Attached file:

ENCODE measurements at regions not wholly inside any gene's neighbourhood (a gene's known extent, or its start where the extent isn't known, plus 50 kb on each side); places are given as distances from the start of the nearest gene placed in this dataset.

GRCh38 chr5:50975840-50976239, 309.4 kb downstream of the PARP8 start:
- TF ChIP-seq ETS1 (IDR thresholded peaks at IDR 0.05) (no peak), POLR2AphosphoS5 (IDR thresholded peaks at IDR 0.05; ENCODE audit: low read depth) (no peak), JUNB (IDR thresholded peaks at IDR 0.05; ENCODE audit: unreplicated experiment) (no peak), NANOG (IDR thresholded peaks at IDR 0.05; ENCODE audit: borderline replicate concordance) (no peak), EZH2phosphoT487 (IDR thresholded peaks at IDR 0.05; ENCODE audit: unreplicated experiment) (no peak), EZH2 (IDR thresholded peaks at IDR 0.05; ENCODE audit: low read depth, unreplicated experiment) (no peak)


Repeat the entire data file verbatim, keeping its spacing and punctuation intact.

ENCODE measurements at regions not wholly inside any gene's neighbourhood (a gene's known extent, or its start where the extent isn't known, plus 50 kb on each side); places are given as distances from the start of the nearest gene placed in this dataset.

GRCh38 chr5:50975840-50976239, 309.4 kb downstream of the PARP8 start:
- TF ChIP-seq ETS1 (IDR thresholded peaks at IDR 0.05) (no peak), POLR2AphosphoS5 (IDR thresholded peaks at IDR 0.05; ENCODE audit: low read depth) (no peak), JUNB (IDR thresholded peaks at IDR 0.05; ENCODE audit: unreplicated experiment) (no peak), NANOG (IDR thresholded peaks at IDR 0.05; ENCODE audit: borderline replicate concordance) (no peak), EZH2phosphoT487 (IDR thresholded peaks at IDR 0.05; ENCODE audit: unreplicated experiment) (no peak), EZH2 (IDR thresholded peaks at IDR 0.05; ENCODE audit: low read depth, unreplicated experiment) (no peak)